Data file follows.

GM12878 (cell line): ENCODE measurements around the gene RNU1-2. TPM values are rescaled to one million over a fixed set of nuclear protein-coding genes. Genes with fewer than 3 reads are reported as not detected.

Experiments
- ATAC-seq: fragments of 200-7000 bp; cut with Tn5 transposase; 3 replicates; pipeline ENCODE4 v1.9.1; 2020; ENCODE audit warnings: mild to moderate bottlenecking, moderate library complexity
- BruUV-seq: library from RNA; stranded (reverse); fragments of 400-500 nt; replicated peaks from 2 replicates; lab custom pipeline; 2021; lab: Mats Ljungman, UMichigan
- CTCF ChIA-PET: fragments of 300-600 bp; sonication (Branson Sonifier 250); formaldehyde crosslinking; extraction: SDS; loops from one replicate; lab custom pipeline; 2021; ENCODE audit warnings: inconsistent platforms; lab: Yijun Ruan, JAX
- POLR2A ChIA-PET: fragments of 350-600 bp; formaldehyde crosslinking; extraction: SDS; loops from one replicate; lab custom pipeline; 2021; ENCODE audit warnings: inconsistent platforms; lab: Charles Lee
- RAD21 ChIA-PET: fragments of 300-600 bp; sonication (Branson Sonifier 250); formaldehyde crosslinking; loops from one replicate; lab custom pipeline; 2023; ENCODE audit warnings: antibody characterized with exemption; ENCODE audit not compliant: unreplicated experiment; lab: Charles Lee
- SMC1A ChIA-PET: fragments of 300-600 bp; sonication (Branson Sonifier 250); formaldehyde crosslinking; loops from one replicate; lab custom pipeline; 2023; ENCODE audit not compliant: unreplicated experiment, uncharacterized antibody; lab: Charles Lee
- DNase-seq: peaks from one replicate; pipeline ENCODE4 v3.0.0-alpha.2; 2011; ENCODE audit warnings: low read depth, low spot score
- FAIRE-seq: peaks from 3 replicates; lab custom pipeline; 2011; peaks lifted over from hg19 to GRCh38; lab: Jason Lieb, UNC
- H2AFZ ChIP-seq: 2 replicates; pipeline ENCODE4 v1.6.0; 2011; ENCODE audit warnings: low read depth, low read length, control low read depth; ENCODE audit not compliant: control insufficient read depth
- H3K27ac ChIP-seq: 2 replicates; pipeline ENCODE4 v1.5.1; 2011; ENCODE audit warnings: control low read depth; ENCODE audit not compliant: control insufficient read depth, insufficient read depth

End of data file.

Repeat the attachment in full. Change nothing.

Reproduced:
GM12878 (cell line): ENCODE measurements around the gene RNU1-2. TPM values are rescaled to one million over a fixed set of nuclear protein-coding genes. Genes with fewer than 3 reads are reported as not detected.

Experiments
- ATAC-seq: fragments of 200-7000 bp; cut with Tn5 transposase; 3 replicates; pipeline ENCODE4 v1.9.1; 2020; ENCODE audit warnings: mild to moderate bottlenecking, moderate library complexity
- BruUV-seq: library from RNA; stranded (reverse); fragments of 400-500 nt; replicated peaks from 2 replicates; lab custom pipeline; 2021; lab: Mats Ljungman, UMichigan
- CTCF ChIA-PET: fragments of 300-600 bp; sonication (Branson Sonifier 250); formaldehyde crosslinking; extraction: SDS; loops from one replicate; lab custom pipeline; 2021; ENCODE audit warnings: inconsistent platforms; lab: Yijun Ruan, JAX
- POLR2A ChIA-PET: fragments of 350-600 bp; formaldehyde crosslinking; extraction: SDS; loops from one replicate; lab custom pipeline; 2021; ENCODE audit warnings: inconsistent platforms; lab: Charles Lee
- RAD21 ChIA-PET: fragments of 300-600 bp; sonication (Branson Sonifier 250); formaldehyde crosslinking; loops from one replicate; lab custom pipeline; 2023; ENCODE audit warnings: antibody characterized with exemption; ENCODE audit not compliant: unreplicated experiment; lab: Charles Lee
- SMC1A ChIA-PET: fragments of 300-600 bp; sonication (Branson Sonifier 250); formaldehyde crosslinking; loops from one replicate; lab custom pipeline; 2023; ENCODE audit not compliant: unreplicated experiment, uncharacterized antibody; lab: Charles Lee
- DNase-seq: peaks from one replicate; pipeline ENCODE4 v3.0.0-alpha.2; 2011; ENCODE audit warnings: low read depth, low spot score
- FAIRE-seq: peaks from 3 replicates; lab custom pipeline; 2011; peaks lifted over from hg19 to GRCh38; lab: Jason Lieb, UNC
- H2AFZ ChIP-seq: 2 replicates; pipeline ENCODE4 v1.6.0; 2011; ENCODE audit warnings: low read depth, low read length, control low read depth; ENCODE audit not compliant: control insufficient read depth
- H3K27ac ChIP-seq: 2 replicates; pipeline ENCODE4 v1.5.1; 2011; ENCODE audit warnings: control low read depth; ENCODE audit not compliant: control insufficient read depth, insufficient read depth